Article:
It’s always important to mention that much of this would not be possible without the help of the jQuery project sponsors; Netflix, JupiterIT Consulting, appendTo, Fusionary Media and Oxide Design Co have all signed on as official sponsors of the 14 Days of jQuery 1.4, along with our favorite jQuery book publishers, Manning, Packt, jQuery Enlightenment, and O’Reilly.

That’s it for now — head on over to jQuery14.com for much more to come!

jQuery 1.4 Alpha 2 Released

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jQuery 1.4 Alpha 2 is released! This is the second alpha release of jQuery 1.4 (alpha 1 was released previously). The code is stable (passing all tests in all browsers we support), feature-complete (we’re no longer accepting new features for the release), and needs to be tested in live applications.

Grab the code:

NOTE: If you’re using jQuery 1.4a2 and you run into an error please make sure that you’re using the regular version of the code, it’ll make it easier to spot where the error is occurring.

How can I help?

To start, try dropping the above un-minified version of jQuery 1.4a2 into a live application that you’re running. If you hit an exception or some weirdness occurs immediately login to the bug tracker and file a bug. Be sure to mention that you hit the bug in jQuery 1.4a2!

We’ll be closely monitoring the bug reports that come in and will work hard to fix any inconsistencies between jQuery 1.3.2 and jQuery 1.4.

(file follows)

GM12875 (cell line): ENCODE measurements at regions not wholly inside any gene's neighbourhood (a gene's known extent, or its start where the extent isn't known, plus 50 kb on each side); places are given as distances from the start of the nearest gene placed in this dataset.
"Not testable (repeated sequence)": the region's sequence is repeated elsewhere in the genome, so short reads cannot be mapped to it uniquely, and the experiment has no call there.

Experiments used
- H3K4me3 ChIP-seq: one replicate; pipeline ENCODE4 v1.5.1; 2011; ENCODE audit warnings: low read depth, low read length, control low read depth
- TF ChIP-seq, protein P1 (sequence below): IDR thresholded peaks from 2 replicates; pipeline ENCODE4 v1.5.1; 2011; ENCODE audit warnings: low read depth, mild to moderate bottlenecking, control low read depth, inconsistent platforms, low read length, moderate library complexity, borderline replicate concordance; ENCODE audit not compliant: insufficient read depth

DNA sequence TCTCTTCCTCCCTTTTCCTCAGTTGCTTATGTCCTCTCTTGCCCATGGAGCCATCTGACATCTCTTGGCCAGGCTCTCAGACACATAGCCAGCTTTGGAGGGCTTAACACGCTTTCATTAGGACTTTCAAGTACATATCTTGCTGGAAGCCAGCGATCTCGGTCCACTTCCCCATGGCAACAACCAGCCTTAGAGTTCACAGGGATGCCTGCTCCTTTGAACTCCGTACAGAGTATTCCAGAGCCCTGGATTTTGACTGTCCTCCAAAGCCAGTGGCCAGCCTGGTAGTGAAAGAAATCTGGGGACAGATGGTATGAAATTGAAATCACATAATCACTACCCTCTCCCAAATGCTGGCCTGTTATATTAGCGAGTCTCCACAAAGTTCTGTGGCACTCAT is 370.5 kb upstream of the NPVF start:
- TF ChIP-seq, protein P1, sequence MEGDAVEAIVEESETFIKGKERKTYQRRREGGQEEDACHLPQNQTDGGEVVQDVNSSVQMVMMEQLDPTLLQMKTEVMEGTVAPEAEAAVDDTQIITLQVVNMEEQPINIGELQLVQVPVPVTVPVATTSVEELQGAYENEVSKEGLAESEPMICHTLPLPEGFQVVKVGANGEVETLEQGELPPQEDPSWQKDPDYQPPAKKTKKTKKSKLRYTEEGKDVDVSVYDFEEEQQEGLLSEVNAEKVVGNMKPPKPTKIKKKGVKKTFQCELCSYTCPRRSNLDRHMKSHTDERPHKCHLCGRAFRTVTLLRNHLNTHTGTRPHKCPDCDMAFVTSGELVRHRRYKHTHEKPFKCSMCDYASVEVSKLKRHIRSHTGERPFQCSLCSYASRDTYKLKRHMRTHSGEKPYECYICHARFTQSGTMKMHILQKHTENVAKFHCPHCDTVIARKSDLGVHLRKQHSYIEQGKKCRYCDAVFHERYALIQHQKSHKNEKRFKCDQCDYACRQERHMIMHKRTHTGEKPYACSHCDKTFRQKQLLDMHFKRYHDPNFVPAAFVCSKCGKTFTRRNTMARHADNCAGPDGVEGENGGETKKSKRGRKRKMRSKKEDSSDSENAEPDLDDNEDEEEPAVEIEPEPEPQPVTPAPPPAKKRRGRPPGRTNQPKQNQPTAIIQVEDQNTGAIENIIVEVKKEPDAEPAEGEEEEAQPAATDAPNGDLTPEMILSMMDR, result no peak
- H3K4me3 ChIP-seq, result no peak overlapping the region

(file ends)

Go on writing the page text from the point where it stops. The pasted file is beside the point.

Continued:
With your input we should be able to produce a solid release. Right now we’re looking to push out at least one beta around the beginning of the new year and a final release candidate early in January. The final release will occur on January 14th, coinciding with jQuery’s 4th birthday. Thanks for your help in reviewing jQuery 1.4a2!

jQuery 1.4 Alpha 1 Released

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Hot off the presses: jQuery 1.4 Alpha 1 is released! This is the first alpha release of jQuery 1.4. The code is stable (passing all tests in all browsers we support), feature-complete (we’re no longer accepting new features for the release), and needs to be tested in live applications.

Grab the code:

NOTE: If you’re using jQuery 1.4a1 and you run into an error please make sure that you’re using the regular version of the code, it’ll make it easier to spot where the error is occurring.

How can I help?

To start, try dropping the above un-minified version of jQuery 1.4a1 into a live application that you’re running. If you hit an exception or some weirdness occurs immediately login to the bug tracker and file a bug. Be sure to mention that you hit the bug in jQuery 1.4a1!

We’ll be closely monitoring the bug reports that come in and will work hard to fix any inconsistencies between jQuery 1.3.2 and jQuery 1.4.

What to Watch For

There are a few areas in jQuery that have seen extensive changes since 1.3.2 was released:

  • live was drastically overhauled and now supports submit, change, mouseenter, mouseleave, focus, and blur events in all browsers. Also now supports context and data.
  • append, prepend, etc. have been heavily optimized.
  • add has been adjusted to always return elements in document order.
  • find, empty, remove, addClass, removeClass, hasClass, attr, and css have been heavily optimized.

Full details concerning the release are forthcoming – for now we just need your help in catch regressions. Some more details can be found in John Resig’s keynote at the 2009 jQuery Conference.

Note: There are still a few open bugs that we will be reviewing before jQuery 1.4 final is released.

With your input we should be able to produce a solid release. Right now we’re looking to push out at least one more alpha before the holiday season and a final release candidate early in January. Thanks for your help in reviewing jQuery 1.4a1!

jQuery Joins the Software Freedom Conservancy